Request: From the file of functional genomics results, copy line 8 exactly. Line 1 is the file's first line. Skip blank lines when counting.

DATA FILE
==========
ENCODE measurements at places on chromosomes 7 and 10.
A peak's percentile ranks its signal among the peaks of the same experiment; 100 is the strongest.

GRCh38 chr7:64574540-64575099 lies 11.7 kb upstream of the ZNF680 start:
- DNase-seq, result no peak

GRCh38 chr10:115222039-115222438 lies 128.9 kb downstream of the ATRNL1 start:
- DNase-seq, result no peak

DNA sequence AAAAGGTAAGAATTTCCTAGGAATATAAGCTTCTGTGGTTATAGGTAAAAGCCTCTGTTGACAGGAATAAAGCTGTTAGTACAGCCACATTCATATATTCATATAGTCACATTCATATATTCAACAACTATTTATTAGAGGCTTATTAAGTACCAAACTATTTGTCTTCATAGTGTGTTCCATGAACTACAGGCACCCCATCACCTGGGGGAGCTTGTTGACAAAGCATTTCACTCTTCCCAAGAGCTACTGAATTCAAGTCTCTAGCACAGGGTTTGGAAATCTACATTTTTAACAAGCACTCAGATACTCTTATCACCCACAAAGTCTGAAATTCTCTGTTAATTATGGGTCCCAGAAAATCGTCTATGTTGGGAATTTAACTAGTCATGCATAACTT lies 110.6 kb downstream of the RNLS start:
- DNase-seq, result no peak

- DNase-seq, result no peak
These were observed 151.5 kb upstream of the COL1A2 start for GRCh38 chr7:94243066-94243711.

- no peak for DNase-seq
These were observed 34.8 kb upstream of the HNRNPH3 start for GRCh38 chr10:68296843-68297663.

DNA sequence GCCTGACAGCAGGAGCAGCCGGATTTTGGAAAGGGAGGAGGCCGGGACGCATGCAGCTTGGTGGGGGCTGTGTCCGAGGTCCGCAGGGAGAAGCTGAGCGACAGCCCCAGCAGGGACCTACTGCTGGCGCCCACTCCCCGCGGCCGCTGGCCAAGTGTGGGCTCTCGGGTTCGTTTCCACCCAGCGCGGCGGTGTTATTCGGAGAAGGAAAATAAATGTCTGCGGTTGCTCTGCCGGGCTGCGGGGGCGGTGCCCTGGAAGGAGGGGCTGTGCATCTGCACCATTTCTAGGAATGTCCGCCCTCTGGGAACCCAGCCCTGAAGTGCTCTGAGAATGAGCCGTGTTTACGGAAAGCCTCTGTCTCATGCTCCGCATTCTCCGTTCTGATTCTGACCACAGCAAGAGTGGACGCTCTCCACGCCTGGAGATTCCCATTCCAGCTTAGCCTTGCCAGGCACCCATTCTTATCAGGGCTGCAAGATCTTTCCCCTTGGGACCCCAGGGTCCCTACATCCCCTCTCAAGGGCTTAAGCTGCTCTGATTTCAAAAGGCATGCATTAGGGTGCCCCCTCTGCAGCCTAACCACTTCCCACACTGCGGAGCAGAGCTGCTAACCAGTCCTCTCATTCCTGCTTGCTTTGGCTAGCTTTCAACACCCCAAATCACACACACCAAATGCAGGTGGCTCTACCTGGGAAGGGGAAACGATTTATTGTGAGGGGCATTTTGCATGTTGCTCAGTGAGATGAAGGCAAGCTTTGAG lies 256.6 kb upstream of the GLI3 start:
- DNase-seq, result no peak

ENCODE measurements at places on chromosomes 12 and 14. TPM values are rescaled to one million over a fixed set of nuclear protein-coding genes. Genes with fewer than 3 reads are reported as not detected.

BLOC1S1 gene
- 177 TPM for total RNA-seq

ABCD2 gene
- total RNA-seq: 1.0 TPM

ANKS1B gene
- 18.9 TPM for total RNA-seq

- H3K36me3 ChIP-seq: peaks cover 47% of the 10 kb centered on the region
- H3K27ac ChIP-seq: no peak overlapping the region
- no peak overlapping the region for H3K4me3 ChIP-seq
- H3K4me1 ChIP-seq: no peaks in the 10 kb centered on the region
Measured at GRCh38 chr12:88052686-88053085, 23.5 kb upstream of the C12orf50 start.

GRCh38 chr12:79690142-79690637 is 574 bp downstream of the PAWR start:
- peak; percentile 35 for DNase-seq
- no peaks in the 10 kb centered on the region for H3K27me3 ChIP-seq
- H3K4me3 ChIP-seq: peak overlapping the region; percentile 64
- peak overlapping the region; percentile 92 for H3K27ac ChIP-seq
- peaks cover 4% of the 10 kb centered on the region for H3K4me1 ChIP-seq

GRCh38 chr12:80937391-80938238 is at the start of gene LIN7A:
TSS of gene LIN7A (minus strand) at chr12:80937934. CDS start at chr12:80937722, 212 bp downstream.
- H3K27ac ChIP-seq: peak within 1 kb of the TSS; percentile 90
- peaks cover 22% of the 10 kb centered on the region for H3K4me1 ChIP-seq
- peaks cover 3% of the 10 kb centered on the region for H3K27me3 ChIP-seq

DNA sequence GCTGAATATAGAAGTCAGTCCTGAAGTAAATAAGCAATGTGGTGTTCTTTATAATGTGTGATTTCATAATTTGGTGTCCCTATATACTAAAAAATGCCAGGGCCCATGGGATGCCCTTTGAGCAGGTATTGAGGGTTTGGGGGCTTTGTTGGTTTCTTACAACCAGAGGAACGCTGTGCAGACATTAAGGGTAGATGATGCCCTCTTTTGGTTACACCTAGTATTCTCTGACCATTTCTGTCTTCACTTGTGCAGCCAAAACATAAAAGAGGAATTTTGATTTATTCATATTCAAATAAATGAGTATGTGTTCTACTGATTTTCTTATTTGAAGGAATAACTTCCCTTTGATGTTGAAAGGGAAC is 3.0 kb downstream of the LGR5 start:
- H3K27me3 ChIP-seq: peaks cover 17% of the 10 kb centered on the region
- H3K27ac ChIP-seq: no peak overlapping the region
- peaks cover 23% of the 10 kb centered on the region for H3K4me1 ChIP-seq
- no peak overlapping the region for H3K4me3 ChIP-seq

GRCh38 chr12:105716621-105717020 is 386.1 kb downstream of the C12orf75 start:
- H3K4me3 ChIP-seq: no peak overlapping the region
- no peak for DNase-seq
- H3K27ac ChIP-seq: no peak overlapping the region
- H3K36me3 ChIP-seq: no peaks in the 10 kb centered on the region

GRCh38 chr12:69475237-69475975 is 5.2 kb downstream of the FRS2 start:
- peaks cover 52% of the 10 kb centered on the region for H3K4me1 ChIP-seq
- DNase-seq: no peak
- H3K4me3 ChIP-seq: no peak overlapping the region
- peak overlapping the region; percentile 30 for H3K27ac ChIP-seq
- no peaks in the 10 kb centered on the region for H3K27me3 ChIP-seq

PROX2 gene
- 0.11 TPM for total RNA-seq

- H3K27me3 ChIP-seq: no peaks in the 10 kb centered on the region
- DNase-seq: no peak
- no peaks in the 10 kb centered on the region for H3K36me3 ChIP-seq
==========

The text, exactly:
- DNase-seq, result no peak